Liked by 1 person

    • Sounds like your dad was a tough one. I didn’t have training wheels either but because my bike was so old. It was so heavy compared to the lighter bikes my friends had. I never got into bike riding a lot because of it.

      Liked by 1 person

      • Yes, he was a tough one. That friend’s father was nice and all the kids in the neighborhood were around the same age. Two boys had a dad who was a forensic meteorologist, drove an Isetta car (three-wheeled tiny car) and he took us for rides in it (one at a time). Plus their dad kept piranhas and we’d all troop over to watch them get fed raw hamburger. Coolest dad on the block back in the day!

        Liked by 1 person

        • There weren’t many cool dads in my old neighborhood. Surprisingly my uncle, who didn’t have children, was great with the kids. He had a garage for cars and the neighborhood boys used to gather there to learn how about cars.

          Liked by 1 person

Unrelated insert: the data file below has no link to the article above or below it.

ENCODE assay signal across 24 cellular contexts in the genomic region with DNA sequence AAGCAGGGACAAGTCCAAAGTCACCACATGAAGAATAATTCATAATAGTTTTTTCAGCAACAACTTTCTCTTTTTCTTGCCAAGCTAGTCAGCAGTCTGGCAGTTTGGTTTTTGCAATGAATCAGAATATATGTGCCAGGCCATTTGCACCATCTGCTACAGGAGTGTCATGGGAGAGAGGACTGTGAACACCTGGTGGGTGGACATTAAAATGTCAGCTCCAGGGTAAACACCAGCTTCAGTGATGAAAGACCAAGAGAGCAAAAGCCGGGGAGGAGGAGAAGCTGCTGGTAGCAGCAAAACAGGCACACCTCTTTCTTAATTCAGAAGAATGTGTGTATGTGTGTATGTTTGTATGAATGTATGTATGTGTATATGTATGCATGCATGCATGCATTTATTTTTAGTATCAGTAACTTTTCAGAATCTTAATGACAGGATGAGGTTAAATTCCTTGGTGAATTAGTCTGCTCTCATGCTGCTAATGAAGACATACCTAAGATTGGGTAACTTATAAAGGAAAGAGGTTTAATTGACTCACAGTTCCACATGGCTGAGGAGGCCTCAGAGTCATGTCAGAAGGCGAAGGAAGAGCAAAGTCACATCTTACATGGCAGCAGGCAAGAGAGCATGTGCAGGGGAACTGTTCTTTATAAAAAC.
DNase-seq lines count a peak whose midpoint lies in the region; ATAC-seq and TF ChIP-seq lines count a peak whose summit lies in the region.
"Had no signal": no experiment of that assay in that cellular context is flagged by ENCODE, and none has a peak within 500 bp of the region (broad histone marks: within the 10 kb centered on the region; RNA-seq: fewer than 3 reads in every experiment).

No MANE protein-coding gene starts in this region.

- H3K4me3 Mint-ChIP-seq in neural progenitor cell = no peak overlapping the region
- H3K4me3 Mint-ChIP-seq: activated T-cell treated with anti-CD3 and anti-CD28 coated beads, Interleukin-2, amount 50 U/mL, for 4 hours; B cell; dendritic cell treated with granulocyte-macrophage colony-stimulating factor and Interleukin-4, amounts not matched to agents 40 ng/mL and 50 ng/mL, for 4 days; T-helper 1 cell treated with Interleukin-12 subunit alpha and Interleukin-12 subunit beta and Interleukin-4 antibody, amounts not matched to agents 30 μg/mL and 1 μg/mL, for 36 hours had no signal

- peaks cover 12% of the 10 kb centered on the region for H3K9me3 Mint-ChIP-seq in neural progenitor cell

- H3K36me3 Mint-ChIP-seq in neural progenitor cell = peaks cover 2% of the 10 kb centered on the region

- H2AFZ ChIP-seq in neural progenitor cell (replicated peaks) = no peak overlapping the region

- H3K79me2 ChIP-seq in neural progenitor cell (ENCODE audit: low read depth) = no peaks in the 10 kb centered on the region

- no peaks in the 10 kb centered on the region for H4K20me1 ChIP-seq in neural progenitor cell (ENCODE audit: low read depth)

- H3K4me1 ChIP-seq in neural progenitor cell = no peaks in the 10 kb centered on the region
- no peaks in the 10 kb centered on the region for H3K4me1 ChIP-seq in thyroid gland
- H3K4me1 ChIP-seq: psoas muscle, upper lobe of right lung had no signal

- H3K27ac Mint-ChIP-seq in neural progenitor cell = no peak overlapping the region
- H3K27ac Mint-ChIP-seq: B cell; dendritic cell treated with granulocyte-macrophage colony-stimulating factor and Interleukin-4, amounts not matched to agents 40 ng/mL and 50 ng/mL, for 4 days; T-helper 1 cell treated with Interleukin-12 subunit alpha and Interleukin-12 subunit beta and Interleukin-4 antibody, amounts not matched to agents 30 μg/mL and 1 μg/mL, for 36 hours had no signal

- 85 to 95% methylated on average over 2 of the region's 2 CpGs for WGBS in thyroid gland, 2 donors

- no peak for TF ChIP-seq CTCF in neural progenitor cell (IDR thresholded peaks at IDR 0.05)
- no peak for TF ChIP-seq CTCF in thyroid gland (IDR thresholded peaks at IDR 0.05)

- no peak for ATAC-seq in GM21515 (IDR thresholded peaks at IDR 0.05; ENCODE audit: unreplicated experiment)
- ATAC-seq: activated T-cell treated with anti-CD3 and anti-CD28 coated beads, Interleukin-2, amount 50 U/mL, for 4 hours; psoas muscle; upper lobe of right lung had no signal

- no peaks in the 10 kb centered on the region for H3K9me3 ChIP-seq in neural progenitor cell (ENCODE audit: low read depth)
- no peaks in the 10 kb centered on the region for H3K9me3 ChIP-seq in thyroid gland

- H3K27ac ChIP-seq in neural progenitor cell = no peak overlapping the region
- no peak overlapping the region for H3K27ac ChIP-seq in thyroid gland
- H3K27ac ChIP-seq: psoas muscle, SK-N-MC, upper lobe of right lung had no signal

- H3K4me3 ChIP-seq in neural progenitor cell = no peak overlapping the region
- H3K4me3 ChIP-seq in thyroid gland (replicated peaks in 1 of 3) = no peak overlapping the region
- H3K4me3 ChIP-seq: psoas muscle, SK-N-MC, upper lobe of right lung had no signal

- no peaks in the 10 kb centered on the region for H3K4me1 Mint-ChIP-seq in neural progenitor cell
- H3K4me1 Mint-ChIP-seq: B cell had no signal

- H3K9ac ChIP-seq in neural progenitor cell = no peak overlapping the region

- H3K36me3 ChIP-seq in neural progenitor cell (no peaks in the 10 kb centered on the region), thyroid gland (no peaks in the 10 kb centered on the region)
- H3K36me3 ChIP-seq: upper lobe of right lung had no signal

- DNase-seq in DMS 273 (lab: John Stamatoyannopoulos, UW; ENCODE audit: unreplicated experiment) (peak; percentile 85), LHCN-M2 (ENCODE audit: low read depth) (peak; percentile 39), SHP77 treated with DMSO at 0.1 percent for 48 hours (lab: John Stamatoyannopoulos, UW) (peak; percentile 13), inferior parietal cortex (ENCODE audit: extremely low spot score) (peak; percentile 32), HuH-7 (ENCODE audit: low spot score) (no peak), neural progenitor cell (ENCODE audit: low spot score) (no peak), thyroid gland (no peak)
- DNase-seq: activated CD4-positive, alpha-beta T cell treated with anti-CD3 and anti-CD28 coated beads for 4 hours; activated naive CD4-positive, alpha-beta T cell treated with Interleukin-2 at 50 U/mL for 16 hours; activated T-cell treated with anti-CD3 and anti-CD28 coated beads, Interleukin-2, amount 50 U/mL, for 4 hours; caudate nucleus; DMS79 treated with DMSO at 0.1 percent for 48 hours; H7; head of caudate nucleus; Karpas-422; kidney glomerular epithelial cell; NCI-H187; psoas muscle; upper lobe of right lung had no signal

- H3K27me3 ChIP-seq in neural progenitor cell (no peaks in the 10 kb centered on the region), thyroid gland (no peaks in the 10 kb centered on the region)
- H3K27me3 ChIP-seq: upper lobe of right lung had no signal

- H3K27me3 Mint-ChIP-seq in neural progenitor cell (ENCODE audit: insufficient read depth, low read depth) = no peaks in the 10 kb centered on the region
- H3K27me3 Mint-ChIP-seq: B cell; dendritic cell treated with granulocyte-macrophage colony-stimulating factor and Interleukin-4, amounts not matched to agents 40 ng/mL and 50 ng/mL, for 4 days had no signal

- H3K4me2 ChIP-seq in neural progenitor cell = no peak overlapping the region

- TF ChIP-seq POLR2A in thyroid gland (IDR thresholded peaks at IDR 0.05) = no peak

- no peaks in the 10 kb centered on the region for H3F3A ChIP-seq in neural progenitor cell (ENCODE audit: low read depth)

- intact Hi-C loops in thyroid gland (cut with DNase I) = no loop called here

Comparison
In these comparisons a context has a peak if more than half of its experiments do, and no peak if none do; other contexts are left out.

• That was nice of your uncle to do that. After my father left, we got a new next-door neighbor a few months later. Jim had taken a buyout from the steel mill at thirty years and out. He was only in his 50s and my mom and I relied on him for household issues that my father would do. He would help me … he had the patience of a saint. I would not do anything electrical … but he showed me how do a few things including trying to teach me about the car. I remember I went to the gas station one time … it was full-serve and I had a locking gas tank. The attendant handed the gas tank key to me and it slipped down through the window well. I got home and told Jim and he showed me how to take a magnet to try and pull the key out. That didn’t work, so he showed me how to take an allen wrench and take the inside part of the door off. I had some trepidation with either of us doing that because I had another key, but was afraid if I rolled up the window, the key might turn and break the window somehow. (I dated myself with that story for sure!)